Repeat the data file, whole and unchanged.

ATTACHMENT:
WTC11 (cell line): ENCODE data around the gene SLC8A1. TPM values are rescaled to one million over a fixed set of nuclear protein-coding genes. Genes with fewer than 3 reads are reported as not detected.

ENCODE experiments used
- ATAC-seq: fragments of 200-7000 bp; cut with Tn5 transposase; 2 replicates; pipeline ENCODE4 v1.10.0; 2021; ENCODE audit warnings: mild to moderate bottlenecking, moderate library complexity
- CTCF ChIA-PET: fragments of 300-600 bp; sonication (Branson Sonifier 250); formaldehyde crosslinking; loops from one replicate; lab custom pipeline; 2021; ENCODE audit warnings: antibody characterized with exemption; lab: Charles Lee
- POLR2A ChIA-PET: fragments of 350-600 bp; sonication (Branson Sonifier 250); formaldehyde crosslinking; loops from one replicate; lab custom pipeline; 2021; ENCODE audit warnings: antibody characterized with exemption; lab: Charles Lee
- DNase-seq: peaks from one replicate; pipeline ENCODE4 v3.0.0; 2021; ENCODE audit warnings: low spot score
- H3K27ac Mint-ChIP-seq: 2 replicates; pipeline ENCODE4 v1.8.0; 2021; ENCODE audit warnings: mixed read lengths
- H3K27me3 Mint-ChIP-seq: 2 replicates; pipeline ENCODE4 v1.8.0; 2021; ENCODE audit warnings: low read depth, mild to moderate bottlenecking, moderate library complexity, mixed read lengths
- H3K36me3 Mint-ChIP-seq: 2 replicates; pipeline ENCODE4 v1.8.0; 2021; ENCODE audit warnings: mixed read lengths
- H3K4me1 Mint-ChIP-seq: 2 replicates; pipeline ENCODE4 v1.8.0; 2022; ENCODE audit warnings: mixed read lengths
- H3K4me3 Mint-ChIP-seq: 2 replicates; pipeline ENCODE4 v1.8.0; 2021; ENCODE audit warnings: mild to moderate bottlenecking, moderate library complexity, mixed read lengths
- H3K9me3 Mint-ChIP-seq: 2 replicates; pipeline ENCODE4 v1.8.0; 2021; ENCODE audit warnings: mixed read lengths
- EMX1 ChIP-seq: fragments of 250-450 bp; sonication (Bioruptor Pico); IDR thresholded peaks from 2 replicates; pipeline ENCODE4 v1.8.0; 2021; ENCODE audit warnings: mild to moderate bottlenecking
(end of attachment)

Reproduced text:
WTC11 (cell line): ENCODE data around the gene SLC8A1. TPM values are rescaled to one million over a fixed set of nuclear protein-coding genes. Genes with fewer than 3 reads are reported as not detected.

ENCODE experiments used
- ATAC-seq: fragments of 200-7000 bp; cut with Tn5 transposase; 2 replicates; pipeline ENCODE4 v1.10.0; 2021; ENCODE audit warnings: mild to moderate bottlenecking, moderate library complexity
- CTCF ChIA-PET: fragments of 300-600 bp; sonication (Branson Sonifier 250); formaldehyde crosslinking; loops from one replicate; lab custom pipeline; 2021; ENCODE audit warnings: antibody characterized with exemption; lab: Charles Lee
- POLR2A ChIA-PET: fragments of 350-600 bp; sonication (Branson Sonifier 250); formaldehyde crosslinking; loops from one replicate; lab custom pipeline; 2021; ENCODE audit warnings: antibody characterized with exemption; lab: Charles Lee
- DNase-seq: peaks from one replicate; pipeline ENCODE4 v3.0.0; 2021; ENCODE audit warnings: low spot score
- H3K27ac Mint-ChIP-seq: 2 replicates; pipeline ENCODE4 v1.8.0; 2021; ENCODE audit warnings: mixed read lengths
- H3K27me3 Mint-ChIP-seq: 2 replicates; pipeline ENCODE4 v1.8.0; 2021; ENCODE audit warnings: low read depth, mild to moderate bottlenecking, moderate library complexity, mixed read lengths
- H3K36me3 Mint-ChIP-seq: 2 replicates; pipeline ENCODE4 v1.8.0; 2021; ENCODE audit warnings: mixed read lengths
- H3K4me1 Mint-ChIP-seq: 2 replicates; pipeline ENCODE4 v1.8.0; 2022; ENCODE audit warnings: mixed read lengths
- H3K4me3 Mint-ChIP-seq: 2 replicates; pipeline ENCODE4 v1.8.0; 2021; ENCODE audit warnings: mild to moderate bottlenecking, moderate library complexity, mixed read lengths
- H3K9me3 Mint-ChIP-seq: 2 replicates; pipeline ENCODE4 v1.8.0; 2021; ENCODE audit warnings: mixed read lengths
- EMX1 ChIP-seq: fragments of 250-450 bp; sonication (Bioruptor Pico); IDR thresholded peaks from 2 replicates; pipeline ENCODE4 v1.8.0; 2021; ENCODE audit warnings: mild to moderate bottlenecking